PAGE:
Lauren Ceronie, Campus Editor

Graffiti found around campus March 18 protested the upcoming visit of former Secretary of State Condoleezza Rice. The graffiti was on the Farmer School of Business, Upham Hall and sidewalks. (Contributed by Adam Giffi)

Every world leader will have their fans and, inevitably, their critics. Condoleezza Rice, former U.S. Secretary of State, falls into this category and lately, her critics at Miami University have been out in full force. Early on the morning of March 18, graffiti decrying her visit to Miami on March 31 was found on the Farmer School of Business, Upham Arch and the sidewalks around the buildings, according to Jeff Prater, senior manager of grounds and horticulture at Miami.

The graffiti on FSB read “Shame on FSB Condoleezza Rice equals war criminal,” Prater said. The graffiti on Upham and the sidewalks were of similar nature, according to Prater. Three different departments, the paint shop, building management and grounds services, were notified of the graffiti early Friday morning and responded immediately to clean it up, Prater said. However, the graffiti, which looked like chalk, was not easy to wash away, according to Prater.

“The graffiti appeared to be chalk but it responded differently,” Prater said. “The paint shop had to use some sort of chemical and it took quite a while to get it off.”

In addition to the chemical wash, a member of the grounds crew had to spend the better part of the day pressure washing the graffiti off the sidewalks and buildings, according to Prater. The cleanup in several different spots was extensive, Prater said.

The Physical Facilities department has requested that the university police increase patrols around FSB and Upham Hall in order to reduce the vandalism, according to Cody Powell, assistant vice president of operations in the physical facilities department.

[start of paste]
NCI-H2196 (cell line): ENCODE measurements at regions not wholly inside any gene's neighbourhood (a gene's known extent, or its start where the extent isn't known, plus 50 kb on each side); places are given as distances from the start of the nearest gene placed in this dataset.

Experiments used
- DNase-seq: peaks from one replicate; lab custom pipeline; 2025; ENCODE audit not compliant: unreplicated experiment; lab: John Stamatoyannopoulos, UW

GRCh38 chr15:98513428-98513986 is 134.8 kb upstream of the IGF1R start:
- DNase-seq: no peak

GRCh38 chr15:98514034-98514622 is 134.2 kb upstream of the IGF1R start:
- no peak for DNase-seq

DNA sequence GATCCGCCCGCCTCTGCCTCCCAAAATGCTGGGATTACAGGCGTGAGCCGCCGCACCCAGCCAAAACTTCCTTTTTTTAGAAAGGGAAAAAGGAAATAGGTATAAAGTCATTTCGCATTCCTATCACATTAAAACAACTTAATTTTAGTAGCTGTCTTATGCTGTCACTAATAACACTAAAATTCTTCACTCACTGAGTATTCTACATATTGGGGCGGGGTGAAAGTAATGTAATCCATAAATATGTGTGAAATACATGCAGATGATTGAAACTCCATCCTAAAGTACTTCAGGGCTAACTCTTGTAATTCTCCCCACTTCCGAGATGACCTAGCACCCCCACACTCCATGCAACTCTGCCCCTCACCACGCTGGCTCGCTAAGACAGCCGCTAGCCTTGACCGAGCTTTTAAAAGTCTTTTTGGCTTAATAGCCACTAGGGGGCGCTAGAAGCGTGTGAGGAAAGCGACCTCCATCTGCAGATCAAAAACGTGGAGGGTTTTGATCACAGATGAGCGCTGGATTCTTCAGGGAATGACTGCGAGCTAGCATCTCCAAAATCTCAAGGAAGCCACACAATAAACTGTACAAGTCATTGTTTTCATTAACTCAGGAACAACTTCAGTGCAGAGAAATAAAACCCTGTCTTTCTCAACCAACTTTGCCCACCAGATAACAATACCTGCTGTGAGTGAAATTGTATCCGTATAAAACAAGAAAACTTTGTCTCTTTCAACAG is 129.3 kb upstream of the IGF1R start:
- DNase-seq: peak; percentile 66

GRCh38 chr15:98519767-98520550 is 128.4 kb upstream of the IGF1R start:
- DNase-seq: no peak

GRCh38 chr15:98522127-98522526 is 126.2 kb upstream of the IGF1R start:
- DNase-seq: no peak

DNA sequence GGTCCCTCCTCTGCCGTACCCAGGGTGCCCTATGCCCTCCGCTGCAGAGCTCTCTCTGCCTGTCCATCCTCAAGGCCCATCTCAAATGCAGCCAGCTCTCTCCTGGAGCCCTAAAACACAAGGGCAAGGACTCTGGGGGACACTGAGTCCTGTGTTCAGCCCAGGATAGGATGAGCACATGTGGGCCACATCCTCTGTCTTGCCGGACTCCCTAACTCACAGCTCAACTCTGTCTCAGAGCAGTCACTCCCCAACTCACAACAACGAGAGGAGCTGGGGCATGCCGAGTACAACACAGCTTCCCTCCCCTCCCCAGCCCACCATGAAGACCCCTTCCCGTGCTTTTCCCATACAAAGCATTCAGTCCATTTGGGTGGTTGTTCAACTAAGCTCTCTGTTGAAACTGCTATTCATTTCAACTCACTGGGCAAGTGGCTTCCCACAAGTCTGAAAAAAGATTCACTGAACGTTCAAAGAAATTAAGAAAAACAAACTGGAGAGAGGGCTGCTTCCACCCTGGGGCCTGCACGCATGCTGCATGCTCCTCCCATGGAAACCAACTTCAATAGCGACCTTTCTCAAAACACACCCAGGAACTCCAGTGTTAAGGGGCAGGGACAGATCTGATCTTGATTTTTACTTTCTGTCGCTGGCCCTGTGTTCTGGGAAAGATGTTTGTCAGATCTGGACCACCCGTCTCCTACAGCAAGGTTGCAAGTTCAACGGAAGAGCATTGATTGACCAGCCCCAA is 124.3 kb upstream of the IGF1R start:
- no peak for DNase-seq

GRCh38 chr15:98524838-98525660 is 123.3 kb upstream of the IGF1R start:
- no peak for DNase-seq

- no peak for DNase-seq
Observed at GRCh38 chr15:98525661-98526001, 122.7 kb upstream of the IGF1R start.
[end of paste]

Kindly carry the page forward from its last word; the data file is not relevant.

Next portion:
“We’re hoping to mitigate the vandalism by stepping up police patrols since this is taking a lot of staff time and dollars,” Powell said.

Miami policy states that no advertisements of any kind are allowed to be written on university property, according to Powell. The physical facilities department is required to clear up any graffiti, even if it is a material like chalk, said Powell.

Despite the protests, Miami is looking forward to Rice’s visit, said Alan Oak, assistant dean for external relations in the Farmer School of Business.

“We’re aware of the (graffiti) activity and we encourage people to communicate constructively their points of view,” Oak said.

Rice is coming to Miami through the Anderson Distinguished Lecture Series, an endowment that has brought world leaders to Miami’s campus, Oak said.

“This is a great opportunity for Miami students to have a first person experience with a world leader,” Oak said.

Junior Matt Fitzgerald said he believes the protests may be students’ way of expressing frustration about events that took place during Rice’s time in office.

“I think it may be more frustration about the wars, the fact that we’ve spent so much money over there, it’s a growing discontent with the current political system,” Fitzgerald said.

Fitzgerald said he can see why protesters vandalized FSB since that’s where Rice will be speaking, but he believes protesters could express dissatisfaction in more constructive ways.

Junior Rachel Petri agreed that, while protests are a completely acceptable way to express discontent, students could show disagreement with Rice’s policies in other ways. Students should use this as an opportunity to learn about Rice’s policies, according to Petri.

“Even though I don’t necessarily agree with all of her policies I think that she’s somebody I can learn a lot from,” Petri said.

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